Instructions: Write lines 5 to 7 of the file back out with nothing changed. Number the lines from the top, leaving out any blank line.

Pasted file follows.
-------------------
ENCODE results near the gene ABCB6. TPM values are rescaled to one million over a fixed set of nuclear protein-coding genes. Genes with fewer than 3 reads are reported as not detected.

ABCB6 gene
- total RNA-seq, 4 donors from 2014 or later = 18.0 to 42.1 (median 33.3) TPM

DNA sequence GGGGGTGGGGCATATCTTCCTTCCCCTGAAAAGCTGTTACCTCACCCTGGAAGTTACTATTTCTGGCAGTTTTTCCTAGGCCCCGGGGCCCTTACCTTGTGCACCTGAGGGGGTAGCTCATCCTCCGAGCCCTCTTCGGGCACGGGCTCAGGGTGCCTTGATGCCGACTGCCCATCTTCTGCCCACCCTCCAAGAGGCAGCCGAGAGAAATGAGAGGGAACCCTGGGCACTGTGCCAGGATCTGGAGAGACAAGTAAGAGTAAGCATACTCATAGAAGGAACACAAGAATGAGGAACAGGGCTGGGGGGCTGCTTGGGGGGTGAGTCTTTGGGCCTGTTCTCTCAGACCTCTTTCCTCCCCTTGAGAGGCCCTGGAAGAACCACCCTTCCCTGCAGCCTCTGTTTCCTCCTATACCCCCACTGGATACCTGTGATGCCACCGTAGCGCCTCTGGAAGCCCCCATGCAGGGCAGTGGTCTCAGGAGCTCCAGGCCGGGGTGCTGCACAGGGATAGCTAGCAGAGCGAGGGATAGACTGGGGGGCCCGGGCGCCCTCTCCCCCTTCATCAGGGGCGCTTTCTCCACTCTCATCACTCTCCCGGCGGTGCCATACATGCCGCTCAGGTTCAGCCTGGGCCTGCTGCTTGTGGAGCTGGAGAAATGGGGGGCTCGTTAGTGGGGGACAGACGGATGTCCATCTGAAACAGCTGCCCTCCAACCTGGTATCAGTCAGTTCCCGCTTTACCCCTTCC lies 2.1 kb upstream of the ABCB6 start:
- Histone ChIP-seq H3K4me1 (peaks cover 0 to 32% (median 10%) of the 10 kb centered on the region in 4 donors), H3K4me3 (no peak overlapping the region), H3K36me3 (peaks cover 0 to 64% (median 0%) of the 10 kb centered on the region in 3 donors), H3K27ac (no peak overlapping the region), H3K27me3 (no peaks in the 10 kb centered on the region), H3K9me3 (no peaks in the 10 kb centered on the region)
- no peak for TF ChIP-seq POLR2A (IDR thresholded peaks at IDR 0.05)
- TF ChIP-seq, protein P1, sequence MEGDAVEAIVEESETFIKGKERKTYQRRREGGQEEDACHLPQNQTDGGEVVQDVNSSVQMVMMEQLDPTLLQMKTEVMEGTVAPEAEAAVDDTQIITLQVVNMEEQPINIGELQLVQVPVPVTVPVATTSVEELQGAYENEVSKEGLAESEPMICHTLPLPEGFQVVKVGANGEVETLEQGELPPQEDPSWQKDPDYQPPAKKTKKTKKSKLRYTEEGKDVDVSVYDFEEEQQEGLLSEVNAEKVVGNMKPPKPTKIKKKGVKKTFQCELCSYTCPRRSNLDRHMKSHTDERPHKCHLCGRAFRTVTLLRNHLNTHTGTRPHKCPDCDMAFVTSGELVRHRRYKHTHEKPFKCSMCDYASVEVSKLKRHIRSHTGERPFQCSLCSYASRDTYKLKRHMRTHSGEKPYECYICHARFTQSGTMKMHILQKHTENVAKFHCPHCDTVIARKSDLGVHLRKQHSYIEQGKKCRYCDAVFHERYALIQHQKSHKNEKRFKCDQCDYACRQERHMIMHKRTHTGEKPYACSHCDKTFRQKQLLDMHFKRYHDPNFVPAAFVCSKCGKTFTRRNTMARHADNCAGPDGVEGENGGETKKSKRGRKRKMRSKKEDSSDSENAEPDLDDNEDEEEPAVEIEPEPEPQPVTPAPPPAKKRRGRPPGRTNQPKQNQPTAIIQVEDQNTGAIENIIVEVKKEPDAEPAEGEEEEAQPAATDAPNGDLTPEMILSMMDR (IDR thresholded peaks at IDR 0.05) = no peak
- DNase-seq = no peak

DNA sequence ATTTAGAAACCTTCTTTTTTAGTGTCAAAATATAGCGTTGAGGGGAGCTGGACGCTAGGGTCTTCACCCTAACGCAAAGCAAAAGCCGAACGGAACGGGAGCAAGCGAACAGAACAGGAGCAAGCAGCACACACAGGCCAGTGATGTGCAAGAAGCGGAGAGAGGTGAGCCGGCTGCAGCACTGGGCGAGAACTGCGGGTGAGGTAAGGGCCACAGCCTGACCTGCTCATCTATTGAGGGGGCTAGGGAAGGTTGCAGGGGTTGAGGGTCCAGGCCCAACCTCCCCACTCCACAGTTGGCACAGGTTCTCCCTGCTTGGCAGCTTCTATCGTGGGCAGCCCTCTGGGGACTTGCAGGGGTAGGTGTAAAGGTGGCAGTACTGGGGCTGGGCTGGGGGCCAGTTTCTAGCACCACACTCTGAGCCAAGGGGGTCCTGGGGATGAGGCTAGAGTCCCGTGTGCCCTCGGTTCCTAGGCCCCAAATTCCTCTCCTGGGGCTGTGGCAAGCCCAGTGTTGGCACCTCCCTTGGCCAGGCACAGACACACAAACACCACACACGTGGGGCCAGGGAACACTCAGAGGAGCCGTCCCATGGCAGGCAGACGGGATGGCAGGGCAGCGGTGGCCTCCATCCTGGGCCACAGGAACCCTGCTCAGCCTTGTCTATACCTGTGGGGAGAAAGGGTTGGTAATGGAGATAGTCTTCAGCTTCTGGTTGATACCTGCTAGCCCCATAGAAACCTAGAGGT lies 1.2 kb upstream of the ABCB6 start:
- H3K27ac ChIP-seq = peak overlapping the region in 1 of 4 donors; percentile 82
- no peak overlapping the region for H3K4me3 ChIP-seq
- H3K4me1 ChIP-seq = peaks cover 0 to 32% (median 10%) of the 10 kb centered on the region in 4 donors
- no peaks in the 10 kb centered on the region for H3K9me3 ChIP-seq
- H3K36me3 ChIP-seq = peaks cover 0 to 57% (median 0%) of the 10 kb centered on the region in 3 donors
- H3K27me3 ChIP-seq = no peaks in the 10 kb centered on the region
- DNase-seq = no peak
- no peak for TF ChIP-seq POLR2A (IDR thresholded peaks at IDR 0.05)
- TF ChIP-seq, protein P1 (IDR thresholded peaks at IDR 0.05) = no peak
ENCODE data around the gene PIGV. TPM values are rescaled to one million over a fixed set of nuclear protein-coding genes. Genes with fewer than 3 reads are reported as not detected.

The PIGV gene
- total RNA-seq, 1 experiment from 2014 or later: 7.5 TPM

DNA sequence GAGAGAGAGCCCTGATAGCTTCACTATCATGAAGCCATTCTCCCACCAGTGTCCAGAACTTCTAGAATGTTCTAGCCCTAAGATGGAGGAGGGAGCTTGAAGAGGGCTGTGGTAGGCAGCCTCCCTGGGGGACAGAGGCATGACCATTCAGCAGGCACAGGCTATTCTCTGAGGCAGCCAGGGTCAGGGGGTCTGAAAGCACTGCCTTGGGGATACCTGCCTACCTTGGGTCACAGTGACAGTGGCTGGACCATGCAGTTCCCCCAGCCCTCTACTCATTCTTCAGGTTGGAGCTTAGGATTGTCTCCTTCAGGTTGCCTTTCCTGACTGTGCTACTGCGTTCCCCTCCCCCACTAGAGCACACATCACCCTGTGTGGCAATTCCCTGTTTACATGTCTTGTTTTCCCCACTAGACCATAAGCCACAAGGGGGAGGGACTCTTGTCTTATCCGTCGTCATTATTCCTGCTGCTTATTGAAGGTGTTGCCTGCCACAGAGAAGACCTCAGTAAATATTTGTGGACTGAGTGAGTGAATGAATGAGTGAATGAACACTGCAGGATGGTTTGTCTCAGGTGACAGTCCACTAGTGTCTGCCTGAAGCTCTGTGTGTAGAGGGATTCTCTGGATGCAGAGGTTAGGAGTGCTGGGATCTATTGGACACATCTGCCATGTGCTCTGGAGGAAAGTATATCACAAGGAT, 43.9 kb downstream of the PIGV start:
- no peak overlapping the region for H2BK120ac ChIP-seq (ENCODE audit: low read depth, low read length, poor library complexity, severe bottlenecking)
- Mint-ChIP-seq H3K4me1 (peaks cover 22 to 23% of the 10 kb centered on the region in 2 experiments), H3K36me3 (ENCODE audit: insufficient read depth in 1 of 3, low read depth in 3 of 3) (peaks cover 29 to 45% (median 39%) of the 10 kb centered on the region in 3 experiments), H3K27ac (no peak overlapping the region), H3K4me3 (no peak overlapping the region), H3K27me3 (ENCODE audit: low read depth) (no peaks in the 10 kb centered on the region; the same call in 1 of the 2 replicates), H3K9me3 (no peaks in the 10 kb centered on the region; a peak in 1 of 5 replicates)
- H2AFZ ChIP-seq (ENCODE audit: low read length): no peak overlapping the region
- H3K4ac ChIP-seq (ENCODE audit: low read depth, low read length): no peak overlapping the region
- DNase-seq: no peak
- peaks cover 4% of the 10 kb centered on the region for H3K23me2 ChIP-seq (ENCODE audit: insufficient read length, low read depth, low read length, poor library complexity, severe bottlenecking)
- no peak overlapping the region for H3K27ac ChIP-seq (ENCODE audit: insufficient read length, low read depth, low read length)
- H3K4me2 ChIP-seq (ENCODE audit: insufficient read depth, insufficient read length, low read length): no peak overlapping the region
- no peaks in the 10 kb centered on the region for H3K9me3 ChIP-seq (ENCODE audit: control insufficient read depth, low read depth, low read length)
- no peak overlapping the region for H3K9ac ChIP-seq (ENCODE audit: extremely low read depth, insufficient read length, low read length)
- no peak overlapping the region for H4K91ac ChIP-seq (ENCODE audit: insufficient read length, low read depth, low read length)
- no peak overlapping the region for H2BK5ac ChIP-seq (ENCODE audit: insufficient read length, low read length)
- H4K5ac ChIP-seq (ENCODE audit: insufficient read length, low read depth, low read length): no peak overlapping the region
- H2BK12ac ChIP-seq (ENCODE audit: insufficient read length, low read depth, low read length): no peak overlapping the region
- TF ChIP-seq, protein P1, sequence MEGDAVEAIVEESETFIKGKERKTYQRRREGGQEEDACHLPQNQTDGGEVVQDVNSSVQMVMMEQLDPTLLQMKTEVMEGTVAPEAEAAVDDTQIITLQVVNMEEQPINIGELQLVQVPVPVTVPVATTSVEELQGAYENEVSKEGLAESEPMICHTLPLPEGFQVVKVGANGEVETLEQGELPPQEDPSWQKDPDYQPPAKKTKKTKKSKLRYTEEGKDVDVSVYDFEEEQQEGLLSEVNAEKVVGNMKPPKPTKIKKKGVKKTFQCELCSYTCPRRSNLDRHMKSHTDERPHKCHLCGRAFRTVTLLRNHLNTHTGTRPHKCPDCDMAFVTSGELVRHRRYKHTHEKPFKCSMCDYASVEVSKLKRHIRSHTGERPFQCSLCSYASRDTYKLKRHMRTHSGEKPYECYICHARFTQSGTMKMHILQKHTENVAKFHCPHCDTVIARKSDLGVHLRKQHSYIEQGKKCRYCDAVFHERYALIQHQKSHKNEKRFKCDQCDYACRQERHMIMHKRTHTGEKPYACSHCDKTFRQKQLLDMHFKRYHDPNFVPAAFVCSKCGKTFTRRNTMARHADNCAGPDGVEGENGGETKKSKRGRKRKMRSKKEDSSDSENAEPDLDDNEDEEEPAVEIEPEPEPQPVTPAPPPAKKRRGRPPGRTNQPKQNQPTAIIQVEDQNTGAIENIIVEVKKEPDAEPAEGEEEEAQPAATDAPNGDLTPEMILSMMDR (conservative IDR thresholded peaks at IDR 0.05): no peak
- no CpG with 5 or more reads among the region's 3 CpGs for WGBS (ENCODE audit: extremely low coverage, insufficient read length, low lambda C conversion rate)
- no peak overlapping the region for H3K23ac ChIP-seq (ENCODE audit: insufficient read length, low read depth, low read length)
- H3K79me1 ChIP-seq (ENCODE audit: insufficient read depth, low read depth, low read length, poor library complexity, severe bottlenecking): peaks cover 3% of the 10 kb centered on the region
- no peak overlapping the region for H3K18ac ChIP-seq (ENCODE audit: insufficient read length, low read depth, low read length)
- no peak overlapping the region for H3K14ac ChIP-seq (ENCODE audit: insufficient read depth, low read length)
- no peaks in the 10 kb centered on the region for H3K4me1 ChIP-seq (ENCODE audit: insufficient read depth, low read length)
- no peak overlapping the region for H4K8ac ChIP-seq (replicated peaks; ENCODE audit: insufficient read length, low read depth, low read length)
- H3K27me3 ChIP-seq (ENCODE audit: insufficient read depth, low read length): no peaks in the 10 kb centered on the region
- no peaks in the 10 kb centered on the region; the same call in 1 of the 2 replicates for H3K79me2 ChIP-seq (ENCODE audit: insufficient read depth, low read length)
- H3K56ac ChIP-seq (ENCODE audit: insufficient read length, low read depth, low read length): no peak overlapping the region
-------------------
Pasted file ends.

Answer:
- Histone ChIP-seq H3K4me1 (peaks cover 0 to 32% (median 10%) of the 10 kb centered on the region in 4 donors), H3K4me3 (no peak overlapping the region), H3K36me3 (peaks cover 0 to 64% (median 0%) of the 10 kb centered on the region in 3 donors), H3K27ac (no peak overlapping the region), H3K27me3 (no peaks in the 10 kb centered on the region), H3K9me3 (no peaks in the 10 kb centered on the region)
- no peak for TF ChIP-seq POLR2A (IDR thresholded peaks at IDR 0.05)
- TF ChIP-seq, protein P1, sequence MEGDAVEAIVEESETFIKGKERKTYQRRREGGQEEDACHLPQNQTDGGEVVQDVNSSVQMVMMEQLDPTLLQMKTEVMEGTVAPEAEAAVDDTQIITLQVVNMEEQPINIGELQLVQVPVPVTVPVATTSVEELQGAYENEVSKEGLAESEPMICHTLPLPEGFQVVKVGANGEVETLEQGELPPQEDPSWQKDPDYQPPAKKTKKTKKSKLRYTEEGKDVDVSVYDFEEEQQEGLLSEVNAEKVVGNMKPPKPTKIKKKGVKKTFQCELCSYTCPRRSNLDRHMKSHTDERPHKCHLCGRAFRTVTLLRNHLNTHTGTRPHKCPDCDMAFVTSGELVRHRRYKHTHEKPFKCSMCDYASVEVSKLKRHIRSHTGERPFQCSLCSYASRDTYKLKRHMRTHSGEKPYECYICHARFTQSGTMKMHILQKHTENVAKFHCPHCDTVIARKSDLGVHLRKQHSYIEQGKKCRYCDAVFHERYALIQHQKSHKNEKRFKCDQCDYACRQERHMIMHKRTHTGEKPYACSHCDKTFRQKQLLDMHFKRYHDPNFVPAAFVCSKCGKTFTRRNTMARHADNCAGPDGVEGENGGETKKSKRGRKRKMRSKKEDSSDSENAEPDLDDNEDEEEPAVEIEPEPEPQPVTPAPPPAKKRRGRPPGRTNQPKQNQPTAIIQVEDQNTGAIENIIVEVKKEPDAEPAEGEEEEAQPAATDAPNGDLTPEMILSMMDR (IDR thresholded peaks at IDR 0.05) = no peak